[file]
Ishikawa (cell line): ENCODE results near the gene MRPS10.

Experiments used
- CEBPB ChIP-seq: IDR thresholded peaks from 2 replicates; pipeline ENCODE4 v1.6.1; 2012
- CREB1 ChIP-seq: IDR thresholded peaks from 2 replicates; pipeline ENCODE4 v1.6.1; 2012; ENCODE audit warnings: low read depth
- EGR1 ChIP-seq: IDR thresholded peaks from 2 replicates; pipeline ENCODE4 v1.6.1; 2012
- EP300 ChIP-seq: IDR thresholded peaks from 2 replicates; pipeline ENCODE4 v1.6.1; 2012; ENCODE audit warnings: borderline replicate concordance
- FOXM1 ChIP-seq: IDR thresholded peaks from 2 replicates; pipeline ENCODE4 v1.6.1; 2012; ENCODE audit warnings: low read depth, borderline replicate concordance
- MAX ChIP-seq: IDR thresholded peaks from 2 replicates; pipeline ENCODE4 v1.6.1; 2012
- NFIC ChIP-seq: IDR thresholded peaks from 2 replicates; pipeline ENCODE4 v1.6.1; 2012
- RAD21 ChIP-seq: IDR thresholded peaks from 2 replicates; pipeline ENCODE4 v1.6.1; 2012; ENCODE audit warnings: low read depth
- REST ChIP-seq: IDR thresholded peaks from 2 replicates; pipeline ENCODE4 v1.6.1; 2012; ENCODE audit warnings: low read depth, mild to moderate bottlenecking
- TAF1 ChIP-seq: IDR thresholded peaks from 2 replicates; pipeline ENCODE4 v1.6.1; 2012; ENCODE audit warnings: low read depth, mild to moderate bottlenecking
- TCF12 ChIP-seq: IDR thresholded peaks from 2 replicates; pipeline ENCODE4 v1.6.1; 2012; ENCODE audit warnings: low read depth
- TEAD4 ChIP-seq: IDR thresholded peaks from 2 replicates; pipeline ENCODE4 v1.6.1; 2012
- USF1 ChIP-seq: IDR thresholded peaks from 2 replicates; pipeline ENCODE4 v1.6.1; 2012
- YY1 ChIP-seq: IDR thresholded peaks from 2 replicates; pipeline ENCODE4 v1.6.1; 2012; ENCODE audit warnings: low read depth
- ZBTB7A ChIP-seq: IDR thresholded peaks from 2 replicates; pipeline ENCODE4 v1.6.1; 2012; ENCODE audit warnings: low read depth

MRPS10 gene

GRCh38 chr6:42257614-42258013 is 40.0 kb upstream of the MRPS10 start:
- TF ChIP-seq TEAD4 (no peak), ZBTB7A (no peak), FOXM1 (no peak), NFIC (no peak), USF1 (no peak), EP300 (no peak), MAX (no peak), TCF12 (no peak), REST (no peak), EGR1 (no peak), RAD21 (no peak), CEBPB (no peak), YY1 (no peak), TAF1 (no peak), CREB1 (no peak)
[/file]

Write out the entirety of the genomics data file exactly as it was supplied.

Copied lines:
Ishikawa (cell line): ENCODE results near the gene MRPS10.

Experiments used
- CEBPB ChIP-seq: IDR thresholded peaks from 2 replicates; pipeline ENCODE4 v1.6.1; 2012
- CREB1 ChIP-seq: IDR thresholded peaks from 2 replicates; pipeline ENCODE4 v1.6.1; 2012; ENCODE audit warnings: low read depth
- EGR1 ChIP-seq: IDR thresholded peaks from 2 replicates; pipeline ENCODE4 v1.6.1; 2012
- EP300 ChIP-seq: IDR thresholded peaks from 2 replicates; pipeline ENCODE4 v1.6.1; 2012; ENCODE audit warnings: borderline replicate concordance
- FOXM1 ChIP-seq: IDR thresholded peaks from 2 replicates; pipeline ENCODE4 v1.6.1; 2012; ENCODE audit warnings: low read depth, borderline replicate concordance
- MAX ChIP-seq: IDR thresholded peaks from 2 replicates; pipeline ENCODE4 v1.6.1; 2012
- NFIC ChIP-seq: IDR thresholded peaks from 2 replicates; pipeline ENCODE4 v1.6.1; 2012
- RAD21 ChIP-seq: IDR thresholded peaks from 2 replicates; pipeline ENCODE4 v1.6.1; 2012; ENCODE audit warnings: low read depth
- REST ChIP-seq: IDR thresholded peaks from 2 replicates; pipeline ENCODE4 v1.6.1; 2012; ENCODE audit warnings: low read depth, mild to moderate bottlenecking
- TAF1 ChIP-seq: IDR thresholded peaks from 2 replicates; pipeline ENCODE4 v1.6.1; 2012; ENCODE audit warnings: low read depth, mild to moderate bottlenecking
- TCF12 ChIP-seq: IDR thresholded peaks from 2 replicates; pipeline ENCODE4 v1.6.1; 2012; ENCODE audit warnings: low read depth
- TEAD4 ChIP-seq: IDR thresholded peaks from 2 replicates; pipeline ENCODE4 v1.6.1; 2012
- USF1 ChIP-seq: IDR thresholded peaks from 2 replicates; pipeline ENCODE4 v1.6.1; 2012
- YY1 ChIP-seq: IDR thresholded peaks from 2 replicates; pipeline ENCODE4 v1.6.1; 2012; ENCODE audit warnings: low read depth
- ZBTB7A ChIP-seq: IDR thresholded peaks from 2 replicates; pipeline ENCODE4 v1.6.1; 2012; ENCODE audit warnings: low read depth

MRPS10 gene

GRCh38 chr6:42257614-42258013 is 40.0 kb upstream of the MRPS10 start:
- TF ChIP-seq TEAD4 (no peak), ZBTB7A (no peak), FOXM1 (no peak), NFIC (no peak), USF1 (no peak), EP300 (no peak), MAX (no peak), TCF12 (no peak), REST (no peak), EGR1 (no peak), RAD21 (no peak), CEBPB (no peak), YY1 (no peak), TAF1 (no peak), CREB1 (no peak)